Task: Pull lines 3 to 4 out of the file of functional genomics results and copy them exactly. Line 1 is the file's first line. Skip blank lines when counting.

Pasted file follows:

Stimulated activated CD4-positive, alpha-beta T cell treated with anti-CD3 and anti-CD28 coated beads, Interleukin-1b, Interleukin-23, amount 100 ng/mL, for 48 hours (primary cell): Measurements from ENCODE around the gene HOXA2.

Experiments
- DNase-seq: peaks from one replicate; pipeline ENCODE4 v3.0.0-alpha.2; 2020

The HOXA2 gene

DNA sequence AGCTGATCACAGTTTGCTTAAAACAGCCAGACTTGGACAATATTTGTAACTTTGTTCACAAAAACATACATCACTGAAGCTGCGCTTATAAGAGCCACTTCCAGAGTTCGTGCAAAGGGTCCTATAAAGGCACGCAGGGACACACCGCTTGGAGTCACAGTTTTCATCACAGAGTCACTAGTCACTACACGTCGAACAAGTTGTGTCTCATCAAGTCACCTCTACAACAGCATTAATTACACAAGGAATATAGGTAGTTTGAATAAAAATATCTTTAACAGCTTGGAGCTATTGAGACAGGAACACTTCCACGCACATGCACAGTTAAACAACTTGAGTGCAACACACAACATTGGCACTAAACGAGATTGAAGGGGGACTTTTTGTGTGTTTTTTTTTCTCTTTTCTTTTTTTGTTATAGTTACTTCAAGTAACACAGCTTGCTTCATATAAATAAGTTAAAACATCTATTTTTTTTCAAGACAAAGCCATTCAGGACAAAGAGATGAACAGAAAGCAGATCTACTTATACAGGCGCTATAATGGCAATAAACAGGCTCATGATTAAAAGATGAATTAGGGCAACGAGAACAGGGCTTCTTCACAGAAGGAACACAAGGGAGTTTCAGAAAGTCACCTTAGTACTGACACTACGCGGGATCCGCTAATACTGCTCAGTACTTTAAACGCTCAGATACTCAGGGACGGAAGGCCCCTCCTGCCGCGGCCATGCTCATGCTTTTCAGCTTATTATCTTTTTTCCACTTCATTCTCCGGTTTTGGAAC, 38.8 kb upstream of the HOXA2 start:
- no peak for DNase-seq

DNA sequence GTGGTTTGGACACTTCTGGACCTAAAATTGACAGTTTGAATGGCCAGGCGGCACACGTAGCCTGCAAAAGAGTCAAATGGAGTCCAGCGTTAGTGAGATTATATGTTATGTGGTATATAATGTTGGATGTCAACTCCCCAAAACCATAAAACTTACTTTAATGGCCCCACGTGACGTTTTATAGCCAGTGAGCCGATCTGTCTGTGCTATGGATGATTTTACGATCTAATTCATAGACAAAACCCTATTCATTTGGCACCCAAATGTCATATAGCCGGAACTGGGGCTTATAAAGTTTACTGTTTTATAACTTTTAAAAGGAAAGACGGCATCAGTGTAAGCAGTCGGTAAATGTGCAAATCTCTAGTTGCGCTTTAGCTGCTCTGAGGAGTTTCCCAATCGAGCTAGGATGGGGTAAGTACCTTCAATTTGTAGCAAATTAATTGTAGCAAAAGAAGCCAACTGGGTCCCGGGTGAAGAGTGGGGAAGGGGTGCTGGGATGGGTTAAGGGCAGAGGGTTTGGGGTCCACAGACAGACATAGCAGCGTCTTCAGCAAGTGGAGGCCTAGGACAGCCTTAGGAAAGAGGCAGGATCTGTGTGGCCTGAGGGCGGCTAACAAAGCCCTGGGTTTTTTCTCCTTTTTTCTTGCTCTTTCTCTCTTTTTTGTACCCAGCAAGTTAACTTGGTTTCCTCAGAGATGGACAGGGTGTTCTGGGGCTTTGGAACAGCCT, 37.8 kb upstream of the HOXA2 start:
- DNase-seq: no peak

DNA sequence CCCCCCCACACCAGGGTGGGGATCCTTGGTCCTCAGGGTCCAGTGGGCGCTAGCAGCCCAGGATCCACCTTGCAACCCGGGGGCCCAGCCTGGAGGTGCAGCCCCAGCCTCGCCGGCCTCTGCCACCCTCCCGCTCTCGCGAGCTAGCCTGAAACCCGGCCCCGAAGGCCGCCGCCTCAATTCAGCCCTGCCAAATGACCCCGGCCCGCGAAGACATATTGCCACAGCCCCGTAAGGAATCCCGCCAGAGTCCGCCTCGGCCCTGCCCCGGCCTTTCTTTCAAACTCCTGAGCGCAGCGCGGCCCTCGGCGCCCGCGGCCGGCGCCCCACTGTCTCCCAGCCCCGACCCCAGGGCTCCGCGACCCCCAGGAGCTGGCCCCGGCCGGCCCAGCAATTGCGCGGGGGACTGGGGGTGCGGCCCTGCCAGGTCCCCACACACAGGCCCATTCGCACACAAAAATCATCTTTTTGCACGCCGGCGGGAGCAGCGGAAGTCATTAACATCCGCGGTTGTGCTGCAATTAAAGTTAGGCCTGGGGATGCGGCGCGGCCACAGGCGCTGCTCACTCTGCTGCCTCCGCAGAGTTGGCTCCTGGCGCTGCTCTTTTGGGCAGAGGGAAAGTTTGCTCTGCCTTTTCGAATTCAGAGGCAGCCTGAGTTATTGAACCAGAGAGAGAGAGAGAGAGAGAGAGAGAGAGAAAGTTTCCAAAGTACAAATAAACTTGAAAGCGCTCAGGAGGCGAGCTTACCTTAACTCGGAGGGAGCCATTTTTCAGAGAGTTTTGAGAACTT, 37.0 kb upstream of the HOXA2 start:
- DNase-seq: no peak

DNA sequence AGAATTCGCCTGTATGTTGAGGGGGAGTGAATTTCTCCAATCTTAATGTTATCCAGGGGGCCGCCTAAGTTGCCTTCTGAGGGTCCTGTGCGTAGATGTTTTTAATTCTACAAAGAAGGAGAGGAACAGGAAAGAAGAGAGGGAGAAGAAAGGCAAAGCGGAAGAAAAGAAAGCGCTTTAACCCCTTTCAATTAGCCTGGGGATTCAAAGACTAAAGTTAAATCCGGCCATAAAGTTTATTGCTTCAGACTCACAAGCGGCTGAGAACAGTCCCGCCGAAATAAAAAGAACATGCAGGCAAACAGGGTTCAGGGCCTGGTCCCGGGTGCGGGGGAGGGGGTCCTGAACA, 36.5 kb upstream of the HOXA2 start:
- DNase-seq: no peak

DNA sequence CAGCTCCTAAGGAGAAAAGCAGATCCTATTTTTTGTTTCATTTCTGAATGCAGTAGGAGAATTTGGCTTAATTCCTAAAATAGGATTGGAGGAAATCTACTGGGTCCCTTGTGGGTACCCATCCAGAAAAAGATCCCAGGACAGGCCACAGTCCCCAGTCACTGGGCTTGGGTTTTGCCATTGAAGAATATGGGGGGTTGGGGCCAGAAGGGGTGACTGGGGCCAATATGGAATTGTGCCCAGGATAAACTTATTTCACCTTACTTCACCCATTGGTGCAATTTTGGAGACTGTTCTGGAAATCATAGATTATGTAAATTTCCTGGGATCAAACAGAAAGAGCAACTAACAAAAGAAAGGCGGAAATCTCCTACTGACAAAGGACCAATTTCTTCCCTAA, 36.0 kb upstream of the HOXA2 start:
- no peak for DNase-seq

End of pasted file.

- DNase-seq: peaks from one replicate; pipeline ENCODE4 v3.0.0-alpha.2; 2020

The HOXA2 gene